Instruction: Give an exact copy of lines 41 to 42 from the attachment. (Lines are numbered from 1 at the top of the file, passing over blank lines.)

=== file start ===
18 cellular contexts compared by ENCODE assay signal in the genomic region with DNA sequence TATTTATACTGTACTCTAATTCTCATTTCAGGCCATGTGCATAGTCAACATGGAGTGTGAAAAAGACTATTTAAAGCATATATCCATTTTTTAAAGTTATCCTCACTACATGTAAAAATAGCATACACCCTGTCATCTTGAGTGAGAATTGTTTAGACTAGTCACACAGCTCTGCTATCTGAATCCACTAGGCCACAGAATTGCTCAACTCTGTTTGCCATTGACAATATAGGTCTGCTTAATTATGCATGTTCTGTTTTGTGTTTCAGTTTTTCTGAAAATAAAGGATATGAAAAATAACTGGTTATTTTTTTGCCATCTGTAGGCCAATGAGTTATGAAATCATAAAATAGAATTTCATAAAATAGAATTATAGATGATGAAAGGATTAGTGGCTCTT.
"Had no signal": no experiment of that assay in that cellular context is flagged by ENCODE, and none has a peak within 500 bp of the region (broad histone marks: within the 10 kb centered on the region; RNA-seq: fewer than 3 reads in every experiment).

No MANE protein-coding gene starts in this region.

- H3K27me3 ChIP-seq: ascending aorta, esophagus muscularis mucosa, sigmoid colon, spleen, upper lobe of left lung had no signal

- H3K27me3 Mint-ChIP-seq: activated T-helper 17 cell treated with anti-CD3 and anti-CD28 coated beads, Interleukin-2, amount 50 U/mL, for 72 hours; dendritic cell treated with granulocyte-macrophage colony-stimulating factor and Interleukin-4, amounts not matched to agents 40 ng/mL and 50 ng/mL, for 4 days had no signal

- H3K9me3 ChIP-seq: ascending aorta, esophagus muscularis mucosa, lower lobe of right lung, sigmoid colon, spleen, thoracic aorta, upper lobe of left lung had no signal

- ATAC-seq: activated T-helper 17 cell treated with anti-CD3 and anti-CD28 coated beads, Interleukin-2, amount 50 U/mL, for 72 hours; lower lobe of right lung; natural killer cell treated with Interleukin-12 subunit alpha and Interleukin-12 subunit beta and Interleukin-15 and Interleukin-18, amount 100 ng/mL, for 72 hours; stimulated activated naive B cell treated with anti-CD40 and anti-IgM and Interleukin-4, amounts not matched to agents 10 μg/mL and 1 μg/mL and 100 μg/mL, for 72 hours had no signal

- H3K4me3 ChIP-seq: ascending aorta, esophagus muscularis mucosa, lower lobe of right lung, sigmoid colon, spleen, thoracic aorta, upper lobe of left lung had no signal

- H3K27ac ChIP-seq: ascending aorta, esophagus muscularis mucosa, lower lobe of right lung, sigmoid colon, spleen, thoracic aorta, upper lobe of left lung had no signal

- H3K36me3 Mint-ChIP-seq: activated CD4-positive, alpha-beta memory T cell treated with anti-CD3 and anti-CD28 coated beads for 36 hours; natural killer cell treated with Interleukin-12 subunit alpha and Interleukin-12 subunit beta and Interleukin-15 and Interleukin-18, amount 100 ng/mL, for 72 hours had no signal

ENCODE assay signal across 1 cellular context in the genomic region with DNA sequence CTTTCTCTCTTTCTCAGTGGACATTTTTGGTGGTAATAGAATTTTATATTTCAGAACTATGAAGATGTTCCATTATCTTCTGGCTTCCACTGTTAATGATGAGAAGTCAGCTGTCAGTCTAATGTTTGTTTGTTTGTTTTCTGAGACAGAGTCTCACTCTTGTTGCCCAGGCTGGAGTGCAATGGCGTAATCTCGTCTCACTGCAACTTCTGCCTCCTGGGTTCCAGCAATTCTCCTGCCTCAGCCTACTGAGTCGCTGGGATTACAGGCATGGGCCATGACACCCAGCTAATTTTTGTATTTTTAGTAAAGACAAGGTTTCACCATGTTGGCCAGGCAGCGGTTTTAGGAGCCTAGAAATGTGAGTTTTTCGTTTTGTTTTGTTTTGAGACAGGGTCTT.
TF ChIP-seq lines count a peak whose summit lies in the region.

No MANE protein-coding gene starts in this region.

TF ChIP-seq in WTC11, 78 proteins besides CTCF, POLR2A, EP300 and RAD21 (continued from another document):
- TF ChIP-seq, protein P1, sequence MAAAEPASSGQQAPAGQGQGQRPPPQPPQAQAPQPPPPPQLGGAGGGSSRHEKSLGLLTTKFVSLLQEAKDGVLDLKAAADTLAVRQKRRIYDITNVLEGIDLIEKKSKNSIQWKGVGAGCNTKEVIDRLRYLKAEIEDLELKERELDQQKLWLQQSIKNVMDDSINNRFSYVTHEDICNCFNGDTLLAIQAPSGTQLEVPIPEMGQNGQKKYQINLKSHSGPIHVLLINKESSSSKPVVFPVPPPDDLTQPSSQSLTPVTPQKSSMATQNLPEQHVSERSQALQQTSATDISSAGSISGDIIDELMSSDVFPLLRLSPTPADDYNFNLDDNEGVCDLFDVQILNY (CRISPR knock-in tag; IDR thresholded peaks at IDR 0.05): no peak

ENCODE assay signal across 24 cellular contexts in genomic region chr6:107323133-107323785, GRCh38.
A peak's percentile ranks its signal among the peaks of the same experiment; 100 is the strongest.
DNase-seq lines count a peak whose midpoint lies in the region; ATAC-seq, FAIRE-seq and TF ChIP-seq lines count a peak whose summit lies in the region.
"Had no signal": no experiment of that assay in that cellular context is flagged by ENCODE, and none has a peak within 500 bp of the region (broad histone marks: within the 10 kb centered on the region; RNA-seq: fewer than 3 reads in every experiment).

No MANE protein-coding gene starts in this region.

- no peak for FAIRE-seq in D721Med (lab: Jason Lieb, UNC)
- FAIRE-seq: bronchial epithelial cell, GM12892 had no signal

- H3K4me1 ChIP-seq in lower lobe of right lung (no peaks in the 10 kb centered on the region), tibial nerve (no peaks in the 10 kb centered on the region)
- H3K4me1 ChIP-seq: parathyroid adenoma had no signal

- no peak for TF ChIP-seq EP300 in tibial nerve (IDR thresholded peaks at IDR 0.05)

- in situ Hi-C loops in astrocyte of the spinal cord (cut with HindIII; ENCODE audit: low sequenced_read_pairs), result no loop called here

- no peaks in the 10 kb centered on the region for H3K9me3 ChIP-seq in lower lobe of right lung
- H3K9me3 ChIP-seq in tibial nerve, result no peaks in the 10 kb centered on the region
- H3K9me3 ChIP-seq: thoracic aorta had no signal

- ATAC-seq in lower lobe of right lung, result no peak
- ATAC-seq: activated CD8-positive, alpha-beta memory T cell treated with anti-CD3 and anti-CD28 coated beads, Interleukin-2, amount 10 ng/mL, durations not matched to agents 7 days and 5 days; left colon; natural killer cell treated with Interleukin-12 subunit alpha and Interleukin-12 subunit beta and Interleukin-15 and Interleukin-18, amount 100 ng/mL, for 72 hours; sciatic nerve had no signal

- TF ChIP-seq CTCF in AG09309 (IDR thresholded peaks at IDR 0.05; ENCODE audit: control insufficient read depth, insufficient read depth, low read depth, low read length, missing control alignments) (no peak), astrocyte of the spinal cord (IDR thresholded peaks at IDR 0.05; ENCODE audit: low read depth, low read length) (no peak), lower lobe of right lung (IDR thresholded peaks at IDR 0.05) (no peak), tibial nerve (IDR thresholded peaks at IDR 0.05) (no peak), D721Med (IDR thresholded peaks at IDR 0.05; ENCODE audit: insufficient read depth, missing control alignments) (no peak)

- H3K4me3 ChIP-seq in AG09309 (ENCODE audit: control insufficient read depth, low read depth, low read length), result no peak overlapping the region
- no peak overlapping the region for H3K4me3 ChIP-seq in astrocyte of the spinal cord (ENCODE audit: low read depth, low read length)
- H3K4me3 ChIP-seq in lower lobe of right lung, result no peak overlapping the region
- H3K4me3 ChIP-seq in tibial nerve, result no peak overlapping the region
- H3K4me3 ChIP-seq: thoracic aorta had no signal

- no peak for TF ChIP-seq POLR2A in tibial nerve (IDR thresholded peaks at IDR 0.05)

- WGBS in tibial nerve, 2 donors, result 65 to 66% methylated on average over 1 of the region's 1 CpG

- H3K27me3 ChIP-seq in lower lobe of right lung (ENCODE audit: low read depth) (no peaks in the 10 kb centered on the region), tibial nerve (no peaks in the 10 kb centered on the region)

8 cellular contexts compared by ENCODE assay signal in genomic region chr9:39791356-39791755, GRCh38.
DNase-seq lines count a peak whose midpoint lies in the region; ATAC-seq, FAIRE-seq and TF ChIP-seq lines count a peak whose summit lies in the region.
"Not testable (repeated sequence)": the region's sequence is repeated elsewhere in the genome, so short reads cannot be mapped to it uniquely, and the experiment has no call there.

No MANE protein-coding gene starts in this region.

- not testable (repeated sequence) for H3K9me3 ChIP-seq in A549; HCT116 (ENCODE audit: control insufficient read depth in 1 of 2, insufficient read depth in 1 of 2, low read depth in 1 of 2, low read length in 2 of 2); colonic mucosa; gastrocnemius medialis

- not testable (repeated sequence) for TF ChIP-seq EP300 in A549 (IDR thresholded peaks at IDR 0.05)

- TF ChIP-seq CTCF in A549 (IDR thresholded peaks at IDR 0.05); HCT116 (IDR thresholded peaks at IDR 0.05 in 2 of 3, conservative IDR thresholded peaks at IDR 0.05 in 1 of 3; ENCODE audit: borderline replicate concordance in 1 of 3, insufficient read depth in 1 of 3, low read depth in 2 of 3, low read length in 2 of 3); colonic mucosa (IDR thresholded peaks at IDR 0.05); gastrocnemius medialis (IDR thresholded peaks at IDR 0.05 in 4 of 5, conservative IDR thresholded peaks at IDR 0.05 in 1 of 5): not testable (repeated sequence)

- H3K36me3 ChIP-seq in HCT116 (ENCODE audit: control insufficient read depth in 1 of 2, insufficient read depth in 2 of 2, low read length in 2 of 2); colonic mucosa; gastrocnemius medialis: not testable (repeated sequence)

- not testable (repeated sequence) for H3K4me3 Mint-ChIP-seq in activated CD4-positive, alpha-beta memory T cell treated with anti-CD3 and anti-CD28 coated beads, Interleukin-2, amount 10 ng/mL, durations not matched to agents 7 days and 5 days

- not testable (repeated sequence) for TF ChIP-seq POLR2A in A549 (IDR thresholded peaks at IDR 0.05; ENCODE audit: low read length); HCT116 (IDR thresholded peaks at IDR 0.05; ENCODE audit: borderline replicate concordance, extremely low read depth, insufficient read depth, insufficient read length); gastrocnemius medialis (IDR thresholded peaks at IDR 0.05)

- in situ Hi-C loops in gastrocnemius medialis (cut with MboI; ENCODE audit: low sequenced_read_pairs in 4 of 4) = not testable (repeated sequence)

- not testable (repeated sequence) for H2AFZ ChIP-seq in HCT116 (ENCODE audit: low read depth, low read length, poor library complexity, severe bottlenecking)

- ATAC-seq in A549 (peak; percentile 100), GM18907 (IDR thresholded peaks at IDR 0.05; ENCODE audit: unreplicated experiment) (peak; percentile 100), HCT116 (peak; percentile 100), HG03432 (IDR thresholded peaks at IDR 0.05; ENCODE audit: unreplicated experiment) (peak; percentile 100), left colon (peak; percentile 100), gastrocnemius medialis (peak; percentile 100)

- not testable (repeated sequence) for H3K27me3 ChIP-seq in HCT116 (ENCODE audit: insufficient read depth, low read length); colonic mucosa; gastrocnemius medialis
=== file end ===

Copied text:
8 cellular contexts compared by ENCODE assay signal in genomic region chr9:39791356-39791755, GRCh38.
DNase-seq lines count a peak whose midpoint lies in the region; ATAC-seq, FAIRE-seq and TF ChIP-seq lines count a peak whose summit lies in the region.